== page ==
`What would it take for the UK to rejoin the EU? Anthony Salamone sets out how the UK would have to change and the demands the Union would make. Abandoning its opt-outs, the UK would have to start from scratch and accept being a more normal member state – and thus make its second EU membership much more positive and inclusive...'.
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Ken is quite right about Sunak and his real agenda. Put aside the freedom he got to spend like a drunken sailor and concentrator on the signs that he is a very typical Tory Chancellor whose first instinct is to protect the wealthy (himself included)
Very telling links Peter. That's always bothered me, the further we went into the negotiations and readjustments the harder it would be to re-enter or cancel the application to leave. We had the best of both worlds before but weren't satisfied. What we are going to end up with is far worse, inside or outside the EU.
See THIS the latest BBC report on the phone call yesterday which didn't solve anything.
I have this strange feeling that everyone thinks there is still time for a last minute rapprochement but they are mistaken and are in for a hell of a shock. Brexit by accident looks the most likely outcome to me at the moment.
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We keep hearing about the actions Trump is taking to make life difficult for Joe Biden when he becomes Potus. Many are obvious, some less so. An example is that he has now added China's biggest computer chip-maker SMIC to a list of companies instigated under an executive order seeking to prevent US capital from funding the modernisation of China's military. The BBC's Gordon Carera says `The Trump administration will also be counting on it being hard for a Biden administration to be seen to roll back measures for fear of being accused of going "soft" on Beijing.'
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I watch Trump performing his version of election 2020 and am torn between hating him and pitying him. I don't think anyone can argue now that he isn't deluded. There doesn't seem to be any mechanism to deal with this...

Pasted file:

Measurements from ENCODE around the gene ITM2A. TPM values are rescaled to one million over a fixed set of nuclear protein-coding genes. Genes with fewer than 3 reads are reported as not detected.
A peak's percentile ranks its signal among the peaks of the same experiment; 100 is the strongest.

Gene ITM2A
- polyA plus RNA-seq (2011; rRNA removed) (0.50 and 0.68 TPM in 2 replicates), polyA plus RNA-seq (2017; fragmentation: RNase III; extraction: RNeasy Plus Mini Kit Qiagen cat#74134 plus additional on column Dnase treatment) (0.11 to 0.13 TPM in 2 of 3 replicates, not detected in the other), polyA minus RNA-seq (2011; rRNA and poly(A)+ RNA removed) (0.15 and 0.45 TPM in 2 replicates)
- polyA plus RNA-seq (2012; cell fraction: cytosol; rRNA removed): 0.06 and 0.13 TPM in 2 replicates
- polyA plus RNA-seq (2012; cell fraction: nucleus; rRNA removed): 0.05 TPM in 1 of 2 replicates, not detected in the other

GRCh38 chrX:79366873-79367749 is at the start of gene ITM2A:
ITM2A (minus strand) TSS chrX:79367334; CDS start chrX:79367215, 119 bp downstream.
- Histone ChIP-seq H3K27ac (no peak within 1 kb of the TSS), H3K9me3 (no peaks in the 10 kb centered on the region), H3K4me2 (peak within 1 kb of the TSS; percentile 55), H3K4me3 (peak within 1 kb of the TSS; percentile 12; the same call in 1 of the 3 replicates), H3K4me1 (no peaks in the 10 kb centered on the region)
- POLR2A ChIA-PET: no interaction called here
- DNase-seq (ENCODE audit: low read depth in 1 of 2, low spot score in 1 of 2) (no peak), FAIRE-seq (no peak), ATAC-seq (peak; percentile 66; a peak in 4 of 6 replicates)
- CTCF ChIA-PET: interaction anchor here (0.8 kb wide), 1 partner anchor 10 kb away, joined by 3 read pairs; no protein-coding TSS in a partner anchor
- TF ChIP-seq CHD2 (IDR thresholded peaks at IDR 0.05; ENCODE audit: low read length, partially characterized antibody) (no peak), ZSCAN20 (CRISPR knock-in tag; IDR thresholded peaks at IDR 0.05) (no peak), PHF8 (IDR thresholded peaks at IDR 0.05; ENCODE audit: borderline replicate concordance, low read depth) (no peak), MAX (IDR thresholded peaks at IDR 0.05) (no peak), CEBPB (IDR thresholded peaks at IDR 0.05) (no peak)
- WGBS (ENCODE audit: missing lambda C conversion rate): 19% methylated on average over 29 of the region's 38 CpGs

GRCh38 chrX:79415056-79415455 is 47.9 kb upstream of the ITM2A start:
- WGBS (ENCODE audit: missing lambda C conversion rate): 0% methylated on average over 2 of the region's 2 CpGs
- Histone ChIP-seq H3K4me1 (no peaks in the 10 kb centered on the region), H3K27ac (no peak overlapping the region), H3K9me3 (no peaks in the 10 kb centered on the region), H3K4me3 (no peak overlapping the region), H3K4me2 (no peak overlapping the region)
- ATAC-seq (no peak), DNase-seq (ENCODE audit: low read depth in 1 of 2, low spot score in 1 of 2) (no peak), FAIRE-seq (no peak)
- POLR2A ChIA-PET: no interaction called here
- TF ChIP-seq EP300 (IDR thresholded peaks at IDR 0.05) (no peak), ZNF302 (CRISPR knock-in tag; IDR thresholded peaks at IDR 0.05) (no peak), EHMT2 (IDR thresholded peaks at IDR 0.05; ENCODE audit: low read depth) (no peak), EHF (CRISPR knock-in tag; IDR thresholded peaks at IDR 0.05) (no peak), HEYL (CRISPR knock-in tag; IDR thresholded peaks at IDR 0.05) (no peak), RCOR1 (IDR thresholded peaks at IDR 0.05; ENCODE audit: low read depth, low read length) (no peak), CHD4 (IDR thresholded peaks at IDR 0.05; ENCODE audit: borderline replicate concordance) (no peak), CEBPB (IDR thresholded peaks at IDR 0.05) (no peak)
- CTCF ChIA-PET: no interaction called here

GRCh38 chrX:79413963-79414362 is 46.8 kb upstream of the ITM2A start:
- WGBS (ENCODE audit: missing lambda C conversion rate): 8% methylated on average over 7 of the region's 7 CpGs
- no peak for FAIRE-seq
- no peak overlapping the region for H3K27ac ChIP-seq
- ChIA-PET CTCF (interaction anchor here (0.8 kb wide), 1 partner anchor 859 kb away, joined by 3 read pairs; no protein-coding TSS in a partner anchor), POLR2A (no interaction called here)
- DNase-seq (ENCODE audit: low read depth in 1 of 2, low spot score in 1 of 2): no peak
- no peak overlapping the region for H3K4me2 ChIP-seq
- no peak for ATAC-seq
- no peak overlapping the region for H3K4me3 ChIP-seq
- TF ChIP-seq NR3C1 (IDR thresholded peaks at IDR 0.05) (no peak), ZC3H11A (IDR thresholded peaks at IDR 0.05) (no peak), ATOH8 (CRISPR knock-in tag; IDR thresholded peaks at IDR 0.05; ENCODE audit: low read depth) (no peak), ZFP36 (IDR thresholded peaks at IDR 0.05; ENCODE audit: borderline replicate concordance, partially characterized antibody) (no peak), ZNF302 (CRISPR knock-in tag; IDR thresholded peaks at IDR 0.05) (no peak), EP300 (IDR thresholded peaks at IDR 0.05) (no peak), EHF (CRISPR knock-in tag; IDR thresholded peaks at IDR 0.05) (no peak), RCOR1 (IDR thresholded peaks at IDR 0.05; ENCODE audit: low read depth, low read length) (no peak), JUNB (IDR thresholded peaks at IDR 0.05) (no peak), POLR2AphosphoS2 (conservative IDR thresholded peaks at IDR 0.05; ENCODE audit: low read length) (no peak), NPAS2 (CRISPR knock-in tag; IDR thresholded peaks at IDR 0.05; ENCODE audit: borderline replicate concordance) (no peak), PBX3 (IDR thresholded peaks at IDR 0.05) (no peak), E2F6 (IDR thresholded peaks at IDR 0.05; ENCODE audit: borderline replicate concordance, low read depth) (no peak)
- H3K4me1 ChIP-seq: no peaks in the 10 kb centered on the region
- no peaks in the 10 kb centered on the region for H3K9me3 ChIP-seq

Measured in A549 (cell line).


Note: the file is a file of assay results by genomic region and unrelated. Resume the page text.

Come to think it's a bit like that here at the moment.
Brexit. More 'last ditch' negotiations in Brussels today. 'The wire' has been said to be Thursday now.
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Stanley wrote: 06 Dec 2020, 12:35 I don't think anyone can argue now that he isn't deluded.
Agreed - here's what Andrew Neil has spotted -

President Trump has sent 145 twitter messages in last week, nearly all about how he really “won” the election. Only four about Covid, which is now taking 3,000 American lives a day. Yes, 3,000 a day.
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I've chopped this analysis piece by BBC Europe editor Katya Adler out of one of today's news stories...
--------------------------------------------------------------
The EU wants this deal. A no-deal scenario would be costly for EU businesses - a nightmare for European fishing communities, largely dependent on access to UK waters.

So the German car industry and others must be lobbying EU governments hard to use these two extra days of talks to finally seal the deal, right?

Wrong.

The UK government isn't the only one briefing that no deal "is better than a bad deal". EU countries that do most trade with the UK, like France, the Netherlands and Belgium, say that too.

This week they piled the pressure on those representing them in negotiations not to give "too much" away. France threatens to use its veto, while Germany speaks softly of red lines and compromise.

The tone is different; the message the same. The EU priority is to protect its single market in a deal with the UK.

It insists the government must sign up to "fair competition rules" and an agreed method to enforce them, before it gets better access to the single market than any other non-EU country not closely aligned to the bloc.

During this last-minute negotiating push, EU governments say they're mindful not to sign up to a deal in a panicked rush.

If push comes to shove, they say, they prefer the short-term pain of no deal, in order to protect their longer-term interests: not exposing their businesses to what they view as unfair competition in their own single market.

But EU fingers are tightly crossed a compromise can still be found.
--------------------------------------------------------------
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I heard an industry spokesman, I think for transport, yesterday and thought he made a lot of sense. He said that he didn't understand what all the talk of preparation was about because as far as he was aware nobody had any idea of what they were preparing for, none of the mechanisms or facilities was in place and even if they could start this week with full information and all the facilities in place and tested there was no way they could be ready for January 1st.
His advice was to get ready for transport chaos especially at the Chanel ports.
What strikes me is that there are all the other aspects of interaction with the EU that have to be addressed, there are thousands of them and I haven't heard any good news about any of them.
How can any piece of paper address all the problems we now face Deal or No Deal?